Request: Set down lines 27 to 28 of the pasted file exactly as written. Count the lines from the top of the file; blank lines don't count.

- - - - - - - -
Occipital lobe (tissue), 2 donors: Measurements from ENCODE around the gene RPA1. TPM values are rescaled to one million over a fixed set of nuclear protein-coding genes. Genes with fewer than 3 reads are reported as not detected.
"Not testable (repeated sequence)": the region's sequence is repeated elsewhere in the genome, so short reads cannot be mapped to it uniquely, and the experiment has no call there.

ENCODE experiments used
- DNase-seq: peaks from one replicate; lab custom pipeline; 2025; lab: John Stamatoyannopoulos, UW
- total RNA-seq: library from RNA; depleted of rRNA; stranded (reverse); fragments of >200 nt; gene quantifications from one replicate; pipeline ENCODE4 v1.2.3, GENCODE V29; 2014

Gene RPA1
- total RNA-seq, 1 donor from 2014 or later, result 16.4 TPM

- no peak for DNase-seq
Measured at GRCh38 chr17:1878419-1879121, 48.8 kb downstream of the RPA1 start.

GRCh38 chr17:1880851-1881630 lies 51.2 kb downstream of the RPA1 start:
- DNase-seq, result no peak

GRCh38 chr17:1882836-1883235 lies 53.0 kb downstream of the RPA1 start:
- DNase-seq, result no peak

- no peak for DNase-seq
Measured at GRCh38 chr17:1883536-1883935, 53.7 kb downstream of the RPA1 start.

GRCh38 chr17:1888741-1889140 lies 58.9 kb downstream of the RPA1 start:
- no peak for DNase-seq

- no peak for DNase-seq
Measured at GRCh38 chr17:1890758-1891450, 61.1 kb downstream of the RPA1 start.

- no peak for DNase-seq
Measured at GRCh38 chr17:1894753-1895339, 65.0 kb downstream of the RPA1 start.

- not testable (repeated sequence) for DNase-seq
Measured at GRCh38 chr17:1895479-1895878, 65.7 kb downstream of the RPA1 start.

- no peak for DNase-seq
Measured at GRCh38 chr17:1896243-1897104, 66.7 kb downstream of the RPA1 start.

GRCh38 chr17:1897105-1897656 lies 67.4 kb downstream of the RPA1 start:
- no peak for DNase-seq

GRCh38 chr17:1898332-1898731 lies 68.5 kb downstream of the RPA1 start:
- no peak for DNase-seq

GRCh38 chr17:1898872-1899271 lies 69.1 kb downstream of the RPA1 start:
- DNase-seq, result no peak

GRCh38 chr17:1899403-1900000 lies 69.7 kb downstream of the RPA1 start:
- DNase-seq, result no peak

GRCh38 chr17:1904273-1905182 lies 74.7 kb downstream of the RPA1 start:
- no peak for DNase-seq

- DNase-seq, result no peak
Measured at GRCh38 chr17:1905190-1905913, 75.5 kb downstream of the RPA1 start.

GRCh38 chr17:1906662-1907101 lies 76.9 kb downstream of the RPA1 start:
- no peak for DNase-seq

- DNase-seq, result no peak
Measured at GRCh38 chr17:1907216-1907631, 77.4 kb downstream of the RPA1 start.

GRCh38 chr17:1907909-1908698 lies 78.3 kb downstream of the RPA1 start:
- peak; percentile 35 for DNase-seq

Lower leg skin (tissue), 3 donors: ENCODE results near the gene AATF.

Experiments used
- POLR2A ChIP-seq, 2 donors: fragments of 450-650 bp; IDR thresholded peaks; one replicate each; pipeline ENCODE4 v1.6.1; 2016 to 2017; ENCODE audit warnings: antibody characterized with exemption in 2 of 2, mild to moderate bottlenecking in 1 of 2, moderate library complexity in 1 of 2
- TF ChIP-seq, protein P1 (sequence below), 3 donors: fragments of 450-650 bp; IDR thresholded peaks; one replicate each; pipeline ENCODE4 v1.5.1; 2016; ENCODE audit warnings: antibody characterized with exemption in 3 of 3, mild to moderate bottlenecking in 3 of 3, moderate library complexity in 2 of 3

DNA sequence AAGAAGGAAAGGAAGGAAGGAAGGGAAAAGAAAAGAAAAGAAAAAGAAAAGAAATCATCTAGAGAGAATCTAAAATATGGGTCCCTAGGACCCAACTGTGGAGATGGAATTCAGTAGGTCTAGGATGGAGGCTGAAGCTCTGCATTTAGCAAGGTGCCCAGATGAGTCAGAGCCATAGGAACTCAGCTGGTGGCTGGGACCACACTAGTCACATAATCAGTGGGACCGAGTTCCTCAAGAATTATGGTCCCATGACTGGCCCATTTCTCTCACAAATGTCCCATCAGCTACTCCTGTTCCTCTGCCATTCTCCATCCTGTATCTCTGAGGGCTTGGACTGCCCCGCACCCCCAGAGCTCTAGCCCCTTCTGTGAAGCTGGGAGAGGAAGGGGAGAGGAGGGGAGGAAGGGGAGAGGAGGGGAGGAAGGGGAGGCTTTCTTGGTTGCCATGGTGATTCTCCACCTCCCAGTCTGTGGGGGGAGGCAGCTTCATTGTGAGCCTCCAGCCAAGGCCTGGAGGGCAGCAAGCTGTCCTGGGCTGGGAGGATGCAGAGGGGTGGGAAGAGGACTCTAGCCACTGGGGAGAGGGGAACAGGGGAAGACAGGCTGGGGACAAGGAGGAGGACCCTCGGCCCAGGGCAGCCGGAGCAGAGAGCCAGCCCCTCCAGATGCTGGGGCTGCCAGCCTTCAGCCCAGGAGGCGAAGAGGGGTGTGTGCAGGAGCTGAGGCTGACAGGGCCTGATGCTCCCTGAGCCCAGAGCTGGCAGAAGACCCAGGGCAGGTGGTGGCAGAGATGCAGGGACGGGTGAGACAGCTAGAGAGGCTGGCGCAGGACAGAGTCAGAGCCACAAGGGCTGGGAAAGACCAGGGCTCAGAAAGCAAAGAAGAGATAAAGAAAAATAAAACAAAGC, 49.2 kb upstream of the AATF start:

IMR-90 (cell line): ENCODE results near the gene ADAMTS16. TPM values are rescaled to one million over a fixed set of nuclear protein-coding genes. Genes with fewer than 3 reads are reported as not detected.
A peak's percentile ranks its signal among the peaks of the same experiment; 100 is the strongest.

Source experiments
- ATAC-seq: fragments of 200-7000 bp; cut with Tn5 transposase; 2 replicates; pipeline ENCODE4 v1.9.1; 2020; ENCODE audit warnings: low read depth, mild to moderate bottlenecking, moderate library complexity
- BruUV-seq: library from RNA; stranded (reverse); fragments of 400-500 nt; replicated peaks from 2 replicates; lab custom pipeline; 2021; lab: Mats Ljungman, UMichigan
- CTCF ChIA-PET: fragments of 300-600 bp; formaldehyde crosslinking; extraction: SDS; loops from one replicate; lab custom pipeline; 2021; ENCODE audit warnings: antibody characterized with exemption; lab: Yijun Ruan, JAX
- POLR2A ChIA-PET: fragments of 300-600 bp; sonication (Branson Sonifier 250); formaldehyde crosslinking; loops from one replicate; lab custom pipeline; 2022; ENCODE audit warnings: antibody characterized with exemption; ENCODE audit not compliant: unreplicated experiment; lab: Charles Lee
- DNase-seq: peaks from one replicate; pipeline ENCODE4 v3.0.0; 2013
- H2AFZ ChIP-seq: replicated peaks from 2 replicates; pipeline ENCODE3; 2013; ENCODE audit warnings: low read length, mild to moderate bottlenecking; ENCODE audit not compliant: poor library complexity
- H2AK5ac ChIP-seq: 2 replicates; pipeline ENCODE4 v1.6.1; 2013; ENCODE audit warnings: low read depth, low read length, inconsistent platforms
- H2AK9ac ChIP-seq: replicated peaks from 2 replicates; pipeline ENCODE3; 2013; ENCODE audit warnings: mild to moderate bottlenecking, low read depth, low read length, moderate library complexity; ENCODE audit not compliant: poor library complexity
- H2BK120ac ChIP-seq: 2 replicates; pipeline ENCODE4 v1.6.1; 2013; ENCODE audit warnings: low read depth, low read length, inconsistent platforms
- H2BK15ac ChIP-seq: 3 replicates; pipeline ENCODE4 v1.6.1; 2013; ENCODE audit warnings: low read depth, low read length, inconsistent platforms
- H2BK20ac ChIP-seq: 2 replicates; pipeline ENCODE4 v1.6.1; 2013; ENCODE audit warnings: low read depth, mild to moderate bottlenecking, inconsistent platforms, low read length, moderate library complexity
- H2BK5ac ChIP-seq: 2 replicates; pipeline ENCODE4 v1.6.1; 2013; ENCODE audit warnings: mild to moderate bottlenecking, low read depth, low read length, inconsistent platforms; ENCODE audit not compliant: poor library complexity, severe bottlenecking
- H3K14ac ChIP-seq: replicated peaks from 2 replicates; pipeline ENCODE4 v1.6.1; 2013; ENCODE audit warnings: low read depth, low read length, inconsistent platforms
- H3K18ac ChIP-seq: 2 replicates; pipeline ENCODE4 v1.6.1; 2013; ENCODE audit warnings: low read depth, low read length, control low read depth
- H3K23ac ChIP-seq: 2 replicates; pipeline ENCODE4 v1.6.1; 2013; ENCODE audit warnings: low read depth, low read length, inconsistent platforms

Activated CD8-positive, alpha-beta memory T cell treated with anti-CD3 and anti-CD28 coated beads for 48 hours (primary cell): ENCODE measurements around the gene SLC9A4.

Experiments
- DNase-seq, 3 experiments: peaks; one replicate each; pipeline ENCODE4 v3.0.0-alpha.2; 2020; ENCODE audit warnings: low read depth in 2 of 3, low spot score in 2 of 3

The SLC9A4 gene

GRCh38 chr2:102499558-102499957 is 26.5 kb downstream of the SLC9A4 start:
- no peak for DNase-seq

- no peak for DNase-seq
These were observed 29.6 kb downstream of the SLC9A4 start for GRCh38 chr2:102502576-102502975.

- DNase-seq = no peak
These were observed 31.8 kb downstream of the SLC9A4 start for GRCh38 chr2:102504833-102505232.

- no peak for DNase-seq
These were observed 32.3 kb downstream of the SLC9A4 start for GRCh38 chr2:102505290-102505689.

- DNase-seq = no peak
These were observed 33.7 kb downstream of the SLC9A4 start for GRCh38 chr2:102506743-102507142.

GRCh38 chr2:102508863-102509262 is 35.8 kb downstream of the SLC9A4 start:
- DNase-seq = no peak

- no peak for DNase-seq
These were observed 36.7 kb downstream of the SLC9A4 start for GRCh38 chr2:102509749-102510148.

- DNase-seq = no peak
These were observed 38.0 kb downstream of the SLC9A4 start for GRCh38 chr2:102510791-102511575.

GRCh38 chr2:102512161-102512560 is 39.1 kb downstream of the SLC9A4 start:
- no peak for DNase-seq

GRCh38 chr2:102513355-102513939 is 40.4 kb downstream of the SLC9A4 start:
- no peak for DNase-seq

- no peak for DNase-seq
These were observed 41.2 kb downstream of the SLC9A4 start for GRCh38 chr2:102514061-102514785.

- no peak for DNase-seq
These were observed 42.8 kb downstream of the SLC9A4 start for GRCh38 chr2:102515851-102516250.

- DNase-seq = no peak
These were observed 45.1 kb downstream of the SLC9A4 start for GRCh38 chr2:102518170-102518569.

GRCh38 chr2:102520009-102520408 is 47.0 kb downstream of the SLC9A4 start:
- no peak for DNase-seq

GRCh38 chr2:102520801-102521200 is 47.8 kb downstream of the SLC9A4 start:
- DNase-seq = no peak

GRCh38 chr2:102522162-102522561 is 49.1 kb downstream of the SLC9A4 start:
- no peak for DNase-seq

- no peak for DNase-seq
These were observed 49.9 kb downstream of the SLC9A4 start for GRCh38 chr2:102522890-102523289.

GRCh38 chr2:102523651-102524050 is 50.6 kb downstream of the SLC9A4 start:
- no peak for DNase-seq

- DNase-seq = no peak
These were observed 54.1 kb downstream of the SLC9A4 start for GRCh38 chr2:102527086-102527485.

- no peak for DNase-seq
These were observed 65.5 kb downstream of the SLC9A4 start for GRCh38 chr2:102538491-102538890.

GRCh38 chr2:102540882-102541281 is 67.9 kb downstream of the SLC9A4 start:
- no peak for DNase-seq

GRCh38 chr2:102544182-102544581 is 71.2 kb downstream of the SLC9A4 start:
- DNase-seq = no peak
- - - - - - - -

- no peak for DNase-seq

GRCh38 chr17:1898332-1898731 lies 68.5 kb downstream of the RPA1 start: